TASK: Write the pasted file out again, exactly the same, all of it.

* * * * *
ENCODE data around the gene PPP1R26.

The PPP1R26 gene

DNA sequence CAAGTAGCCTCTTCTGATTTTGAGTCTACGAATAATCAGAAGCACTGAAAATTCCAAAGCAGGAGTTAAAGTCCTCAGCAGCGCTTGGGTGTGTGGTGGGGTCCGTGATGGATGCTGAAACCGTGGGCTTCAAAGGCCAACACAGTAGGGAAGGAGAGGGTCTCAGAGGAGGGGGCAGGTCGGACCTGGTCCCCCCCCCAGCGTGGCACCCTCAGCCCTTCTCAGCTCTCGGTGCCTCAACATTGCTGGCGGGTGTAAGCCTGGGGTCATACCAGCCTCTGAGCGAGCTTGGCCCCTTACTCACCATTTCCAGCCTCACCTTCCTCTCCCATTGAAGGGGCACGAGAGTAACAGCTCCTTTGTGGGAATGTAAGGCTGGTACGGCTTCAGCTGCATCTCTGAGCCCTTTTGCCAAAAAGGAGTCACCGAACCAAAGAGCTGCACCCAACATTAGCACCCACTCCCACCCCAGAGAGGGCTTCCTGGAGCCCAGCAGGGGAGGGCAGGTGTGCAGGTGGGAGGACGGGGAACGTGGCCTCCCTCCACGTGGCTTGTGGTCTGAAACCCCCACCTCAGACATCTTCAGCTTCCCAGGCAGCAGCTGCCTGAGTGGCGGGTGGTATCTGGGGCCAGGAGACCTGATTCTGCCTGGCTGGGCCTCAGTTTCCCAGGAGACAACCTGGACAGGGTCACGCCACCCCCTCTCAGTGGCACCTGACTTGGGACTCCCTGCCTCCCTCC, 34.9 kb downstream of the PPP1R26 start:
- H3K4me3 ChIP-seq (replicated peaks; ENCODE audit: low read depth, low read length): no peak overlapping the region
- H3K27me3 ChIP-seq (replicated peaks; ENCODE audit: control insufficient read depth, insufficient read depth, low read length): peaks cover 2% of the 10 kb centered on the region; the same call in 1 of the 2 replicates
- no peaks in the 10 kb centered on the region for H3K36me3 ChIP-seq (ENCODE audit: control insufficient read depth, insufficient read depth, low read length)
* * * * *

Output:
ENCODE data around the gene PPP1R26.

The PPP1R26 gene

DNA sequence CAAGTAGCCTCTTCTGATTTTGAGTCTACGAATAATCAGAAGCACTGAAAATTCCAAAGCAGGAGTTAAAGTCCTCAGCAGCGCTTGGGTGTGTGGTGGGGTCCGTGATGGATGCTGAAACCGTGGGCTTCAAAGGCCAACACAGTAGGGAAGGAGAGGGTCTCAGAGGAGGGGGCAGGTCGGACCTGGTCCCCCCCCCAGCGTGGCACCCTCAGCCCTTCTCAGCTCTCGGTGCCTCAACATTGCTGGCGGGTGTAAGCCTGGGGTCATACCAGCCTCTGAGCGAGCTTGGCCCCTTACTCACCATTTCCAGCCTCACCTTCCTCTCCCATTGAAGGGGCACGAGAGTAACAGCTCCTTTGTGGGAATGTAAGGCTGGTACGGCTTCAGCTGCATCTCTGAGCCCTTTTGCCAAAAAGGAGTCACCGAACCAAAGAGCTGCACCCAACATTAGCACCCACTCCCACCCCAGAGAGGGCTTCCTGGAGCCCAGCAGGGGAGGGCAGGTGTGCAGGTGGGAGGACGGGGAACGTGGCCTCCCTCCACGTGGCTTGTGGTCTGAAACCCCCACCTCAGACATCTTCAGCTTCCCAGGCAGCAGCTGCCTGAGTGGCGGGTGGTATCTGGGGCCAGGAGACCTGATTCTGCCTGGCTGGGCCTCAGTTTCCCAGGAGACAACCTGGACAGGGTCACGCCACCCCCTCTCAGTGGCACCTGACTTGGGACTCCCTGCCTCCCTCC, 34.9 kb downstream of the PPP1R26 start:
- H3K4me3 ChIP-seq (replicated peaks; ENCODE audit: low read depth, low read length): no peak overlapping the region
- H3K27me3 ChIP-seq (replicated peaks; ENCODE audit: control insufficient read depth, insufficient read depth, low read length): peaks cover 2% of the 10 kb centered on the region; the same call in 1 of the 2 replicates
- no peaks in the 10 kb centered on the region for H3K36me3 ChIP-seq (ENCODE audit: control insufficient read depth, insufficient read depth, low read length)